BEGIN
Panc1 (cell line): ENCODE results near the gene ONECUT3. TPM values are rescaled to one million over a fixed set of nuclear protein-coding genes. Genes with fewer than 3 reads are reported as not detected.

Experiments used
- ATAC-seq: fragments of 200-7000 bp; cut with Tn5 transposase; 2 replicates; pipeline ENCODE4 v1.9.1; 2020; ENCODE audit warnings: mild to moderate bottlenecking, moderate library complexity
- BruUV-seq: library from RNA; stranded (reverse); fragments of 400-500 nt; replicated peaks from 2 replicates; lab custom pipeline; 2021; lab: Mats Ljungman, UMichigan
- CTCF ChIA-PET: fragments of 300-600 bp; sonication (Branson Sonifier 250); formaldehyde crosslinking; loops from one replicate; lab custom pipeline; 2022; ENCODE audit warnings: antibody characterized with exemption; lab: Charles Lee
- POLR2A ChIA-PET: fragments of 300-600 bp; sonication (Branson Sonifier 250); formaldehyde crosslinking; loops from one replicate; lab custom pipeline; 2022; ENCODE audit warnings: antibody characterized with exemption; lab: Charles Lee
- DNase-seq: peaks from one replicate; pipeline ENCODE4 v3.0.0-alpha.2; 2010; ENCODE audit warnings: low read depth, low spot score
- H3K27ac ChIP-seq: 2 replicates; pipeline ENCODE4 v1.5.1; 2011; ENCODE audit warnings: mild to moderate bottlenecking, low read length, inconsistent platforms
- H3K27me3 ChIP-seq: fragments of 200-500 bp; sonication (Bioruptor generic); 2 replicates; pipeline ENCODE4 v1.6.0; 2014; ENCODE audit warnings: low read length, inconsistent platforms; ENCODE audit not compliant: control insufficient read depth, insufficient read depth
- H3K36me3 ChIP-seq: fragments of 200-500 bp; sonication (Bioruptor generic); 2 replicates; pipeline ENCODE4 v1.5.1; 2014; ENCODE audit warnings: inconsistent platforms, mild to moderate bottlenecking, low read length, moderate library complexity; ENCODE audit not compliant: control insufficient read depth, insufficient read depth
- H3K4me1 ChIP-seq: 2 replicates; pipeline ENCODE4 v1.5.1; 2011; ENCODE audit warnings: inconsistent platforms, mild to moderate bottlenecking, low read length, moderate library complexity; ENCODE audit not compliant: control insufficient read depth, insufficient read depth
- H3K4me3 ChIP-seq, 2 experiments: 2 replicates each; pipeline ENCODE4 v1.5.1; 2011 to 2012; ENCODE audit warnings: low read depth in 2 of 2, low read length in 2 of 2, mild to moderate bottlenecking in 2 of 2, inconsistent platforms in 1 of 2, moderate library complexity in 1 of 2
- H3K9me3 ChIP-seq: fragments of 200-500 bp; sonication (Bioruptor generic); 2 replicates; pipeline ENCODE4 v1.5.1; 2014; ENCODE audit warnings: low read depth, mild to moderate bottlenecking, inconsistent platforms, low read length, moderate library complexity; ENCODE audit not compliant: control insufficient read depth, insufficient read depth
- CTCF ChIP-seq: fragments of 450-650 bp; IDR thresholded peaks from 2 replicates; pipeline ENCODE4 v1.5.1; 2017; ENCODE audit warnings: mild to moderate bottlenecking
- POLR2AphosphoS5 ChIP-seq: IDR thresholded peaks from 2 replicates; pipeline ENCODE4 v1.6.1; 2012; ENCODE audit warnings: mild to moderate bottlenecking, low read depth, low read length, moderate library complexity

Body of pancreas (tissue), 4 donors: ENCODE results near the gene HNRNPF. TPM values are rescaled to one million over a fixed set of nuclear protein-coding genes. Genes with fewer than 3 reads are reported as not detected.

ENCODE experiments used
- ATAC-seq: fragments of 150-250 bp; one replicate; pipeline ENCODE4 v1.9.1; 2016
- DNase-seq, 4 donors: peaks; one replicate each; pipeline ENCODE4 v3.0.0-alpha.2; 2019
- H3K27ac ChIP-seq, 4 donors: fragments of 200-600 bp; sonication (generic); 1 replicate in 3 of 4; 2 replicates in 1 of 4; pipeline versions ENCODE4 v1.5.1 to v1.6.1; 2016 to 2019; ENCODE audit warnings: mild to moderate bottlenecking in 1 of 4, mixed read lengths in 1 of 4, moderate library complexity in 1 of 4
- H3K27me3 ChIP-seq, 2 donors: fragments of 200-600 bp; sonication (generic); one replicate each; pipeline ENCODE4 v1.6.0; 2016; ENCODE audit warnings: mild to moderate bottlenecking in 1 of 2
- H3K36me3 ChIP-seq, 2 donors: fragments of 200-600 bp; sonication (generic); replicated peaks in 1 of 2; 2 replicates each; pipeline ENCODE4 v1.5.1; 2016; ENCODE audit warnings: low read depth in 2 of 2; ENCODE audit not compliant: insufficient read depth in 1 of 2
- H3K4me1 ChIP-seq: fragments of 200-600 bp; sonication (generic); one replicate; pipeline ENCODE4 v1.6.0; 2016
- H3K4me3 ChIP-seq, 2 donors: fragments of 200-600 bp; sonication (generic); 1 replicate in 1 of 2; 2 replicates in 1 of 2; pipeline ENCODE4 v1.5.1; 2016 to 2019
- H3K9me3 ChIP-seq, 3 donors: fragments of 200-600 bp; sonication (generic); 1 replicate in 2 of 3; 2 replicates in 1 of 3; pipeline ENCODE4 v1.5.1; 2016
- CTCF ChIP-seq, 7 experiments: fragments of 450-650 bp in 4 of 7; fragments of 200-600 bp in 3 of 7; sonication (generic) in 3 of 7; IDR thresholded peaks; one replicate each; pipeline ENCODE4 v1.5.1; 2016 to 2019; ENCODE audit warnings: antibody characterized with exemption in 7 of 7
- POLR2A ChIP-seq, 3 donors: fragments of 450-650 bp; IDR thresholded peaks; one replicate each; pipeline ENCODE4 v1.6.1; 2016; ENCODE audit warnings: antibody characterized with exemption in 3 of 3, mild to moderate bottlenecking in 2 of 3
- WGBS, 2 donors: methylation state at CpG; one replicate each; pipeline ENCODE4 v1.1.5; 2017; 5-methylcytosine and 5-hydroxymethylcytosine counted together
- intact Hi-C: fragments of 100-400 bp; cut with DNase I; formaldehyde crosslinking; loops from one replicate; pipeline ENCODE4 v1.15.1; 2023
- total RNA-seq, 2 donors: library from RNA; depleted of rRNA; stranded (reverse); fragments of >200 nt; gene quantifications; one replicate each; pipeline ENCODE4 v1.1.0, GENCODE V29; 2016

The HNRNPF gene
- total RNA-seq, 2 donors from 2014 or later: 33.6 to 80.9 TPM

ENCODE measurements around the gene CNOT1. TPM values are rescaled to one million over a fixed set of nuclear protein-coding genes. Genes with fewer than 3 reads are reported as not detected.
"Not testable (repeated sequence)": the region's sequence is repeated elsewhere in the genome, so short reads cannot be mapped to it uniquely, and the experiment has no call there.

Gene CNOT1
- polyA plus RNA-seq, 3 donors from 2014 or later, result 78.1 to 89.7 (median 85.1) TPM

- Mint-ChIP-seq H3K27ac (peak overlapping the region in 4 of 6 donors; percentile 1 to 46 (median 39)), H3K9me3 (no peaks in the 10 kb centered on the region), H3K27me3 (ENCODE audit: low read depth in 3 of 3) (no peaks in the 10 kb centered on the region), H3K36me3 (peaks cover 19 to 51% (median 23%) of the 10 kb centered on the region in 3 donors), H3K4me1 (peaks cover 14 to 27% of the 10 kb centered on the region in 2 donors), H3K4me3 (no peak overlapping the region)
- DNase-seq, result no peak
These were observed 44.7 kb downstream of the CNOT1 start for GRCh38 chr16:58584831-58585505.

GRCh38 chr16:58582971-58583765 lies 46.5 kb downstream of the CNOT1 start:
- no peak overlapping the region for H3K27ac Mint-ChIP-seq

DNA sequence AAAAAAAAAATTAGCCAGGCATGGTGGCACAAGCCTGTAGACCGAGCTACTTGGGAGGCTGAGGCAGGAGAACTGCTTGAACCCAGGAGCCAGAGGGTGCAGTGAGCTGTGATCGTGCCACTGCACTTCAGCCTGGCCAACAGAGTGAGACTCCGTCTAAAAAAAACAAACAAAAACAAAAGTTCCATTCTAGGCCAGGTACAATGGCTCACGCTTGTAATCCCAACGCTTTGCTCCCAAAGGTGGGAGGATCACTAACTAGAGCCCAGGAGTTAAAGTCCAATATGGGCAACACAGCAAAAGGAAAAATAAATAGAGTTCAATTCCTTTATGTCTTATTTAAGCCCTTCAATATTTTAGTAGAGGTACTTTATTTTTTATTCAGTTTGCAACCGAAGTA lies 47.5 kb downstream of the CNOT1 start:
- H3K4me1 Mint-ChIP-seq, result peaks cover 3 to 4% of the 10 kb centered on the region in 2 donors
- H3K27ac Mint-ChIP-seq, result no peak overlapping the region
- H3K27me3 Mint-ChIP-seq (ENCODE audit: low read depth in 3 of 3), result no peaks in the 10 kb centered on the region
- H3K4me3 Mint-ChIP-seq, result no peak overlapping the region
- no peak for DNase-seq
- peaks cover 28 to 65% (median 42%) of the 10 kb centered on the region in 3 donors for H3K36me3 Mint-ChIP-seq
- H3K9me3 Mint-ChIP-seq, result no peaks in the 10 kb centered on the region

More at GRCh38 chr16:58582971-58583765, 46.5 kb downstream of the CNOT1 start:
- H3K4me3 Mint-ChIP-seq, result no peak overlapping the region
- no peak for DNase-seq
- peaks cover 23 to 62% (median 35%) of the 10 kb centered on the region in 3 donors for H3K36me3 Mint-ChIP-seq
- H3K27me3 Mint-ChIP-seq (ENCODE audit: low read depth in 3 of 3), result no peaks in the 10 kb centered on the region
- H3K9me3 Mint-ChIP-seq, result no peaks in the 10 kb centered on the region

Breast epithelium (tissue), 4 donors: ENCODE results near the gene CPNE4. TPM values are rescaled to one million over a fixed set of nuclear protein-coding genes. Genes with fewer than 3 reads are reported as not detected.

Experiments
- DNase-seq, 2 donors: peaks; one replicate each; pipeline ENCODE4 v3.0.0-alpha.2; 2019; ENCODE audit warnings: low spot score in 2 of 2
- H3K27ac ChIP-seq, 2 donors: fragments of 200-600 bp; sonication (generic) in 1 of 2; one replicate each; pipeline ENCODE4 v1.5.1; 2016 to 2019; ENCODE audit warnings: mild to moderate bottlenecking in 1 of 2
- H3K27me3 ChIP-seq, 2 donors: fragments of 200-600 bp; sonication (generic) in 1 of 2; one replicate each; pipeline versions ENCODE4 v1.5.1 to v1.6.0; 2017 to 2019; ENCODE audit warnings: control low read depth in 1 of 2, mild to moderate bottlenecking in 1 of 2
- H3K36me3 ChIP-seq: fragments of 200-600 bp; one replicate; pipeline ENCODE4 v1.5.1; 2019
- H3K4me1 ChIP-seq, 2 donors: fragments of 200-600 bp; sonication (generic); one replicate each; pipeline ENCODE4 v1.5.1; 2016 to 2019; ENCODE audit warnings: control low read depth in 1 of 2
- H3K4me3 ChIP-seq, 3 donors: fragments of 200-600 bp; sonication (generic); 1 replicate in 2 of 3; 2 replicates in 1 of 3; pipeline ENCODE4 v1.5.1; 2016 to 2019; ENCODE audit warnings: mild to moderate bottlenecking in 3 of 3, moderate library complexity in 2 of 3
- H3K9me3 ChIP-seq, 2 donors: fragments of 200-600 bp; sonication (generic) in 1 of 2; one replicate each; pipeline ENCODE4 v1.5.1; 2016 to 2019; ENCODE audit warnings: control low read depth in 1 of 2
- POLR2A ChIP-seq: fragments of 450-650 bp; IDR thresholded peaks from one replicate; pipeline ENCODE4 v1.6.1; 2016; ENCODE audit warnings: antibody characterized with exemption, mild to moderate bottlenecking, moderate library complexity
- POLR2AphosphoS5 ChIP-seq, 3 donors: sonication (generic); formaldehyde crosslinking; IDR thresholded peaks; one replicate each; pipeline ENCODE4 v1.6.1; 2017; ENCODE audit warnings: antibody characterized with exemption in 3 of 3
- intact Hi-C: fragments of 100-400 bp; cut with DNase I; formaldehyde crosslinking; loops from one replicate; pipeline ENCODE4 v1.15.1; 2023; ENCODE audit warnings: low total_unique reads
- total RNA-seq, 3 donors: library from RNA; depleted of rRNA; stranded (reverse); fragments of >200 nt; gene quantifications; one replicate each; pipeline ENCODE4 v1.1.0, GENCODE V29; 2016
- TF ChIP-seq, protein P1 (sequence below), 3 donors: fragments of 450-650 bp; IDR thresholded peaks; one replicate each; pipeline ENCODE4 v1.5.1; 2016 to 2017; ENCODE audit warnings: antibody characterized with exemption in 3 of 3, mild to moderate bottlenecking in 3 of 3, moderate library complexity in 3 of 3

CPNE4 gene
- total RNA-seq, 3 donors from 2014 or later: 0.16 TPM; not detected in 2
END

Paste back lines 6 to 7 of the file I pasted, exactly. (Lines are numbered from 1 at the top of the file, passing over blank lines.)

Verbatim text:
- POLR2A ChIA-PET: fragments of 300-600 bp; sonication (Branson Sonifier 250); formaldehyde crosslinking; loops from one replicate; lab custom pipeline; 2022; ENCODE audit warnings: antibody characterized with exemption; lab: Charles Lee
- DNase-seq: peaks from one replicate; pipeline ENCODE4 v3.0.0-alpha.2; 2010; ENCODE audit warnings: low read depth, low spot score